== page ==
NEW YORK (CBS 2) — Back to school shopping is taking on a whole new meaning at the malls. Families — hearing that cotton prices are surging– are busy buying bargains while they still can.
2-month-old Bailey Mendlowitz’s mom Aviva dresses her and her two older sisters in 100 percent cotton.READ MORE: 16-Year-Old Isaiah Levine Killed In Double Shooting On Lower East Side, Second Victim In Hospital
“My kids only wear cotton. They’re not into the wool and the itchy stuff. They’re very sensitive. So cotton makes up most of our clothing — even in the winter. So that’s important to me and I would not like to see the price of cotton go up,” Mendlowitz told CBS 2’s Jennifer McLogan.
Mendlowitz was shopping for bargains Monday –hoping to grab cotton clothing before there is a rush on it. Already, Levi Strauss and other manufacturers are warning that cotton prices have soared 62 percent this year.
Experts explained that monsoons in China, India and Pakistan earlier this year, destroyed much of the world’s cotton crop.
Also for the first time in a decade and a half, cotton exceeded $1 a pound in New York.READ MORE: Tony Award-Winning Temptations Musical 'Ain't Too Proud' Reopens On Broadway
Dr. Ahmet Karagozoglu, professor of Business and Finance at Hofstra University said global inventories have been drained.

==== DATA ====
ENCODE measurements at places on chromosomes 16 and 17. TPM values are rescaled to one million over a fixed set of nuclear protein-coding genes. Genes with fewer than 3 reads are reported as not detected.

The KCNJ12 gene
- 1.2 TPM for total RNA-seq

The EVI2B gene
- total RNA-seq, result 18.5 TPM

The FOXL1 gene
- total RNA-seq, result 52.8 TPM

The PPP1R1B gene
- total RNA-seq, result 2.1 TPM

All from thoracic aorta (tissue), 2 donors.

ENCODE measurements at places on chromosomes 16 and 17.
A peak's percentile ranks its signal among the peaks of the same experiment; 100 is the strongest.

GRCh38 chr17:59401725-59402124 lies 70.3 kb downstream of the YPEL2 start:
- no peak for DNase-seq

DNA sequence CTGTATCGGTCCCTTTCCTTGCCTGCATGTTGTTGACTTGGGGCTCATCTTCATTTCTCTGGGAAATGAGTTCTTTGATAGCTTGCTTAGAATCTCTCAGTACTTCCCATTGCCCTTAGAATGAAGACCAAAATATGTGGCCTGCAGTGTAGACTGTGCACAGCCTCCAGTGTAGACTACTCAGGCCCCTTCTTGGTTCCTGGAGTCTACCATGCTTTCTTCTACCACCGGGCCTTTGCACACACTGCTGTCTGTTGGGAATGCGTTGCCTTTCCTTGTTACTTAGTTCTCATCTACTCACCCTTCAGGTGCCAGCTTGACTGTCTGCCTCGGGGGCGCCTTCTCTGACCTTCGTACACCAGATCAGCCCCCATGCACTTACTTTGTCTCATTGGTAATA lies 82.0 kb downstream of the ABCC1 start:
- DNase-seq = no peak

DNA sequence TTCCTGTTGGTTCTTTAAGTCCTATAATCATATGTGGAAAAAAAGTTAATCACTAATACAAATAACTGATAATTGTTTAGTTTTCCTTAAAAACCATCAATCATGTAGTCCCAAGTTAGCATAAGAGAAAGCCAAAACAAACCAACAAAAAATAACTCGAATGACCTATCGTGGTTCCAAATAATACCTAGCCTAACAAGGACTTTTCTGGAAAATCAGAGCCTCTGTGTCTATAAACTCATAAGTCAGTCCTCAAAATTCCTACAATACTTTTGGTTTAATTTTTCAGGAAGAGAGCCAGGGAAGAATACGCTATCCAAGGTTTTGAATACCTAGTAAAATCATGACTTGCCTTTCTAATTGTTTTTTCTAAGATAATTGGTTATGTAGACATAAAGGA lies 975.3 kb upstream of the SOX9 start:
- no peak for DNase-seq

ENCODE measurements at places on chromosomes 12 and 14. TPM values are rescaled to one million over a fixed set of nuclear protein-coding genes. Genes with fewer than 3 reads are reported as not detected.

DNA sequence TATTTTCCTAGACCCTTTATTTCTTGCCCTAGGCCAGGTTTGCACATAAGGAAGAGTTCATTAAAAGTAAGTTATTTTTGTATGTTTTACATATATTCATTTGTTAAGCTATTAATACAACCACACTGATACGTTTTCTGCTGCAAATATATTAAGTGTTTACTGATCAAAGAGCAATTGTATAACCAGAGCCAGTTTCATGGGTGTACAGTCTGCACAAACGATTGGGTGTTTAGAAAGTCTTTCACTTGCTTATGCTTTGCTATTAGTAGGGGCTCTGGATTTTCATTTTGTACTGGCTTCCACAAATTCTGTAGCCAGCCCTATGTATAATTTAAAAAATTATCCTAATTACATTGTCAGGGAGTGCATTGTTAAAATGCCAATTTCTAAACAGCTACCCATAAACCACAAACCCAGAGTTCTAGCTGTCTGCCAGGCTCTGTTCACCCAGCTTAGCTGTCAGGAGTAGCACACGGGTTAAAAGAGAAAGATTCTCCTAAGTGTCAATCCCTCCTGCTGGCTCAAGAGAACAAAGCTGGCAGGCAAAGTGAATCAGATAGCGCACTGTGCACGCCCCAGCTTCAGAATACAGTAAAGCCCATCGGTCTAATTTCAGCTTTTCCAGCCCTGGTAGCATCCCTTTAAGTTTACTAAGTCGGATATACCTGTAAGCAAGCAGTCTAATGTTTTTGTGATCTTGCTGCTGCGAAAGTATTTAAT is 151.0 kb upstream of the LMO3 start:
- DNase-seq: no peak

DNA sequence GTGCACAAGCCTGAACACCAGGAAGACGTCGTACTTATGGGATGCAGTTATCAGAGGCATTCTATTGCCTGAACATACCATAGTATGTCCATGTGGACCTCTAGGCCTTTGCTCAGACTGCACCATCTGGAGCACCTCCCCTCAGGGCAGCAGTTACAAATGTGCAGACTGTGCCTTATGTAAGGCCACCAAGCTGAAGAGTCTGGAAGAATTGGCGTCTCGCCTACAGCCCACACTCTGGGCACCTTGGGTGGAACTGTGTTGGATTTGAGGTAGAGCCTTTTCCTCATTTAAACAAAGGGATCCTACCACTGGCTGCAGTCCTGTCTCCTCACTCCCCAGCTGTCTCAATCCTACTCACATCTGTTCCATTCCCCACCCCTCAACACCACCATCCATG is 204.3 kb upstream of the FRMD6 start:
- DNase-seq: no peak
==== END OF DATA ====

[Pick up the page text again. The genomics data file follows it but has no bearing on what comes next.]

“Demand for cotton is outpacing the supply. As a result, December cotton futures trading in New York went above $1, which has never happened since 1995,” Karagozoglu said.
Business students studying commodities trading noted prices and debated about what cotton will do down the road.
“When you look at cotton prices increasing as part of the raw goods, that means that the consumer today, is going to be able to take advantage of the lower prices. In a few months -between 4 and 6 months– into 2011, you will see higher prices at retail,” Marshal Cohen, analyst with the NPD Group said.
Cohen’s message is to buy now, before Christmas because cotton prices are expected to surge after the first of the year.MORE NEWS: DEP Says New York City Tap Water Might Smell, Taste Different Because Of Different Supply Systems
An India-based cotton producer and shipper, whose company has been trading cotton for more than 100 years, told a Bloomberg survey “We have never seen such a hectic rise. It has broken all the rules.”